DON’T MISS THE BOAT, SECURE YOUR DATE BEFORE IT’S TOO LATE!
TOTAL LOCKS: 2
CRUISING TIME PER DAY: 7 - 9 HOURS (14 HOURS IN TOTAL)
BLOG AVAILABLE: Click here to read a blog about this route from one of our team! In this blog, Cherry travels to Boothstown, which is passed Lymm and round towards Wigan.
Maps & Guides for this route: P5, N5, L5, E4 | Click here buy maps
This short route is a leisurely cruise with tunnels, an aqueduct and views to slow down for. Expect surprising sightseeing - from the iron excitement of seeing the Anderton Boat lift, to a fantasy adventure in the birthplace of Alice in Wonderland.
Before heading off on your journey from Anderton Marina, it’s worth taking time to explore one of the Seven Wonders of the Waterways. Anderton Boat Lift is a masterpiece of engineering and the world's oldest operational boat lift. It was built in 1875 to lift boats over the 50-foot cliff edge from the Trent & Mersey Canal to the River Weaver below. Over 110,000 visitors flock from across the world to see this canal marvel every year, and although your route does not take you via the Lift, you will want to allow enough time to explore this unforgettable experience before you set off.
It is then time to head northwards from the marina along the Trent & Mersey Canal. After the excitement of Anderton, prepare now for the entertainment of three consecutive tunnels - Barnton (572yds/523m long), Saltersford (424yds/388m long) and Preston Brook (1239yds/1133m long – NB please take note of restricted timings on the notice at the entrance to the tunnel) - and an aqueduct, travelling high with delicious views over the valley. Between Saltersford and Preston Brook tunnels, the canal travels on a steep hillside over the River Weaver, with wide-stretching views over the countryside and the River Weaver below.
The only lock on this journey, the Grade II-listed Dutton Stop Lock just before the entrance to Preston Brook Tunnel, has a drop of only six inches! It was built to overcome the slight difference in water levels between the Trent & Mersey Canal and the Bridgewater Canal. Signs at the end of the tunnel will tell you that the canal has now merged into the Bridgewater Canal. The peace and quiet of this rural canal is shattered briefly as the canal goes under the M56 and bears right towards Manchester.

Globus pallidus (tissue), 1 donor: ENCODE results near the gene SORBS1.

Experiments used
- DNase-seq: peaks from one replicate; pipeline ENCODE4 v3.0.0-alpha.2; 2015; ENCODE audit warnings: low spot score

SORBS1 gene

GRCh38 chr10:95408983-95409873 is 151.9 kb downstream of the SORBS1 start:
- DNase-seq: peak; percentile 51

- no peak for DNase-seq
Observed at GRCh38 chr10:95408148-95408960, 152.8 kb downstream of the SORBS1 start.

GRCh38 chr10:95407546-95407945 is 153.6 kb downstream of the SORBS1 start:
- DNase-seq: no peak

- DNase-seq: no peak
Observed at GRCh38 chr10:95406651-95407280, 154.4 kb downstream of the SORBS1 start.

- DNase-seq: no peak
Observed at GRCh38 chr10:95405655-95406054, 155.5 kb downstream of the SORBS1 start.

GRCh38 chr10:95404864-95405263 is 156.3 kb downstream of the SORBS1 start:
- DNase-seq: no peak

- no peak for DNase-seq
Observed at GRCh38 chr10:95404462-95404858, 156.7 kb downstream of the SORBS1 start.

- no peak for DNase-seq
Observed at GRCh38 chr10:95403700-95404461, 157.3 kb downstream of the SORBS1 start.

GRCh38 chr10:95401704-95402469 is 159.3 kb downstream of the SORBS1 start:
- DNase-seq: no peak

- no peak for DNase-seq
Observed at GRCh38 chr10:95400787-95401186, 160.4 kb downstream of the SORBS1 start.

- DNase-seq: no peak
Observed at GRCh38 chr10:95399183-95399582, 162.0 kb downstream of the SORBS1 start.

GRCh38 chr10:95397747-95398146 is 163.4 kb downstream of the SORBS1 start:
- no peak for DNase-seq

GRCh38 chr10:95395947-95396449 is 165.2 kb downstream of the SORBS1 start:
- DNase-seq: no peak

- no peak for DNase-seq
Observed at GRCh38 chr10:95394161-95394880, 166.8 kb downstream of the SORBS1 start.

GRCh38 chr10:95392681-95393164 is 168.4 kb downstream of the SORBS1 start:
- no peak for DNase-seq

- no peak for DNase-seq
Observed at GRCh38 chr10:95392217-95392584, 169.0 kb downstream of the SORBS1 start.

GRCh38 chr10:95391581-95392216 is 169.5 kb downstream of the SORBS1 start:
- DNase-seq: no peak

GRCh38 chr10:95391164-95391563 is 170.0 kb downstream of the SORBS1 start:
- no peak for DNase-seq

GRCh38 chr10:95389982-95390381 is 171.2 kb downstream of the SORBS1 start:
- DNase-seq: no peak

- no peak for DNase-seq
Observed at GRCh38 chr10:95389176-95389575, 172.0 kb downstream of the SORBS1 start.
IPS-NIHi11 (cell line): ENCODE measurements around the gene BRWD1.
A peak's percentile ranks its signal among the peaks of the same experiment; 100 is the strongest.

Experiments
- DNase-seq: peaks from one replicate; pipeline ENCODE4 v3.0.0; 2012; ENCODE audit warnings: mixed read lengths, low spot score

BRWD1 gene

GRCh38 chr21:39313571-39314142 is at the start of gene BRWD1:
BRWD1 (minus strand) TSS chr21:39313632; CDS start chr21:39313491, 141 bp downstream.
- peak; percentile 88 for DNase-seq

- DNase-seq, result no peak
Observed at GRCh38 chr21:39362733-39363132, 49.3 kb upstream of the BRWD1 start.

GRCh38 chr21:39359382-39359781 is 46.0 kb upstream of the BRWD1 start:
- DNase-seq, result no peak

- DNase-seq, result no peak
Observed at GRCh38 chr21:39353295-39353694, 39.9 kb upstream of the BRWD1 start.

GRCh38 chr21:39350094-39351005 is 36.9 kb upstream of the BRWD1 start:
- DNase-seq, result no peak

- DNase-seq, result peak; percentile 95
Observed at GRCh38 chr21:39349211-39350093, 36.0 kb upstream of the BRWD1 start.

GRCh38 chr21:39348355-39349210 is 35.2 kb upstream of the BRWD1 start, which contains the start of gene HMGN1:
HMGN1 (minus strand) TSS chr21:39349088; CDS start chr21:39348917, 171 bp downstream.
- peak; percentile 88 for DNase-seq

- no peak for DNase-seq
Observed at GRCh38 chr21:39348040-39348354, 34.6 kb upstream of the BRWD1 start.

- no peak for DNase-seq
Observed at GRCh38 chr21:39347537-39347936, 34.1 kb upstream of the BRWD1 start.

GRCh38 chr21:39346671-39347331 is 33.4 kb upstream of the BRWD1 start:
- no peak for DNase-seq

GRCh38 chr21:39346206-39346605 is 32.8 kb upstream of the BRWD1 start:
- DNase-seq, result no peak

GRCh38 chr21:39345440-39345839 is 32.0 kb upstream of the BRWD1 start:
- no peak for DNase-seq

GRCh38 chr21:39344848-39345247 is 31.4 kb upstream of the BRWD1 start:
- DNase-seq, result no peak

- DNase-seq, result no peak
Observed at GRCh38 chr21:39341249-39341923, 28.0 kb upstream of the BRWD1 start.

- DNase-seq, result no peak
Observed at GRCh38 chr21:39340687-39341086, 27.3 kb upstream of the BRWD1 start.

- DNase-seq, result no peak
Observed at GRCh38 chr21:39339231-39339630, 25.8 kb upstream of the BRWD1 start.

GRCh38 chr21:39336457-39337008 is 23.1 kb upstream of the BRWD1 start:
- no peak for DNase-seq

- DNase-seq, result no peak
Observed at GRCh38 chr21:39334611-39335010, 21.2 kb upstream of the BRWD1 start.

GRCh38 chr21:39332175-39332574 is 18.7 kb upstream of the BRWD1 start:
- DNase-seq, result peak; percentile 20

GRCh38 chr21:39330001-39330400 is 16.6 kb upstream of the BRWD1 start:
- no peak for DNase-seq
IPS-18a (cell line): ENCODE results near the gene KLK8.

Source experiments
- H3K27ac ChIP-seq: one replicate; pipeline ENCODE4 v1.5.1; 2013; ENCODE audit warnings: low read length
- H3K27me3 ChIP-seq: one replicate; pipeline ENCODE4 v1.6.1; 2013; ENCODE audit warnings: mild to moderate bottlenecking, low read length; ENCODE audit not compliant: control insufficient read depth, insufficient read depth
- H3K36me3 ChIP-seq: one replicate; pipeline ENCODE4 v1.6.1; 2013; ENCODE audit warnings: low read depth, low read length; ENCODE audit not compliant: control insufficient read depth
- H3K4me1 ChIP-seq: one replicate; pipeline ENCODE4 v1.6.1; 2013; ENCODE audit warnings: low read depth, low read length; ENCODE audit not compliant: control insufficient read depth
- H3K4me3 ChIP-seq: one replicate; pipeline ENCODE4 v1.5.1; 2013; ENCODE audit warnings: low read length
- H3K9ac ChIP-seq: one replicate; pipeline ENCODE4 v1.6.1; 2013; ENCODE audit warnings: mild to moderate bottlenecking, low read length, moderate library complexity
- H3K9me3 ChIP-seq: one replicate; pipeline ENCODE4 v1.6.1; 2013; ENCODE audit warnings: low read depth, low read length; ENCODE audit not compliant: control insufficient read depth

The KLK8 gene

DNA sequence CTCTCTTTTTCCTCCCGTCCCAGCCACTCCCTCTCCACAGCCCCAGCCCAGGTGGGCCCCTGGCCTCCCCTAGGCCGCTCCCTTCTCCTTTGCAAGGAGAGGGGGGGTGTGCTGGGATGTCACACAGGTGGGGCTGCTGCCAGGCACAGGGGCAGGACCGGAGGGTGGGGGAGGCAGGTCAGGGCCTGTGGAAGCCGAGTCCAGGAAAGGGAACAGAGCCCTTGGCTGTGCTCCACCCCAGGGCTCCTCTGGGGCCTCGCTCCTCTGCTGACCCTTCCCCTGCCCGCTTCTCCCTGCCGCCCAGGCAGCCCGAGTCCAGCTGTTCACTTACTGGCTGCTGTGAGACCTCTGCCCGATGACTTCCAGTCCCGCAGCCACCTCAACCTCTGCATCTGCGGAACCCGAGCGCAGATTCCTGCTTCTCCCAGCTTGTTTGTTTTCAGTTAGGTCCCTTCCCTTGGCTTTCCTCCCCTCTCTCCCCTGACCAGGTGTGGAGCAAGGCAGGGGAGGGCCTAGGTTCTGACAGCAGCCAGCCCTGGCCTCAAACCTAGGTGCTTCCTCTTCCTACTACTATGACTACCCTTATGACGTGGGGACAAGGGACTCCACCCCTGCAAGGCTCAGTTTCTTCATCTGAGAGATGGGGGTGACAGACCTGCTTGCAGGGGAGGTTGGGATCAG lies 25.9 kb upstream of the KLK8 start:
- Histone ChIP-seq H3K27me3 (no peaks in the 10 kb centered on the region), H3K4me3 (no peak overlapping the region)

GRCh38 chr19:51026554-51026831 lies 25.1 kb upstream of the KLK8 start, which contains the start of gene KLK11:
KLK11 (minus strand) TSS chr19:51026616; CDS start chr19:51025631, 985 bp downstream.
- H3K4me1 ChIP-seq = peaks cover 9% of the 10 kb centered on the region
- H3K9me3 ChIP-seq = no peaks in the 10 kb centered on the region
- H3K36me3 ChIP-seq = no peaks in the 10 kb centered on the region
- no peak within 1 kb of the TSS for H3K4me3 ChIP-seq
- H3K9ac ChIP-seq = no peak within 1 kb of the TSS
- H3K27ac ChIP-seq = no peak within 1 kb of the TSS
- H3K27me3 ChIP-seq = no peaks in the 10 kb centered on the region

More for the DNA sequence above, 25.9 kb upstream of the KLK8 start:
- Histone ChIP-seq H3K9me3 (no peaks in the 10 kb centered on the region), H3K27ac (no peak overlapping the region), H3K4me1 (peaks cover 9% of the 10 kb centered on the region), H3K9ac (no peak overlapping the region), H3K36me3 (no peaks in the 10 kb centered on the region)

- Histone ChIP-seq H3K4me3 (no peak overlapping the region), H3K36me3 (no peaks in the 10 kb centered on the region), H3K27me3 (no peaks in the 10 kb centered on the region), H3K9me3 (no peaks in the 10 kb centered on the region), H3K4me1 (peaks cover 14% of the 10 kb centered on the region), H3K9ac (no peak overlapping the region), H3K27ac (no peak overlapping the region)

The original main line used to run off to the left to meet the River Mersey and the Manchester Ship Canal at Runcorn and, if your itinerary allows, it’s only a short diversion of a few miles down to the end and back.
A short distance to the south of Kickbridge Bridge (no. 5) is the village of Daresbury, birthplace of Lewis Carroll, and the village is a mecca for his fans. His real name was Revd Charles Lutwidge Dodgson and he lived here for the first 11 years of his life, from 1832 to 1843. His father, also Revd Charles Dodgson, was the vicar at All Saint’s Church here from 1827 to 1843. The church is now nationally and internationally known for its Lewis Carroll stained glass window which incorporates many of his much loved characters from Alice in Wonderland, including the Mad Hatter and the Cheshire Cat. The Lewis Carroll Centre is a newly completed addition to the church with graphic displays detailing his life and works, and featuring audio readings from his books. And over the door hangs the mission bell that used to call the canal people to Revd Dodgson’s floating chapel at Preston Brook. His original birthplace has been demolished but the location is now cared for by the National Trust, and the Woodland Trust planted a Lewis Carroll Centenary Wood in 2000.
After this interlude into childhood stories and fantasy, the canal continues northeast through Stockton Heath, where the original terminus of the canal at Stockton Quay (now London Road Bridge no.15) was an important location for the transhipment of goods from one canal to another. After passing under the M6, the canal now reaches the pretty town of Lymm whose focal point is the beautiful Grade I-listed Lymm Cross, at the top of ancient sandstone steps. The current cross dates from Victorian times, commemorating Queen Victoria’s Diamond Jubilee in 18797, but the original was built in the 17th century and its history potentially goes back to Saxon or Roman times.
If time allows, a couple of miles beyond Lymm lies Dunham Massey Hall, a 250-acre deer park with an Elizabethan mill and 30-room mansion, now cared for by the National Trust. Then as you retrace your cruise back to Anderton Marina, the route comes to life again with a surprisingly different viewpoint.
Max: 5 People
Max: 5 People
Max: 4 People
Max: 7 People
Max: 6 People
Max: 6 People
Length: 66ft (63ft from Falkirk)
Max: 6 People
Max: 8 People
Max: 10 People
Max: 12 People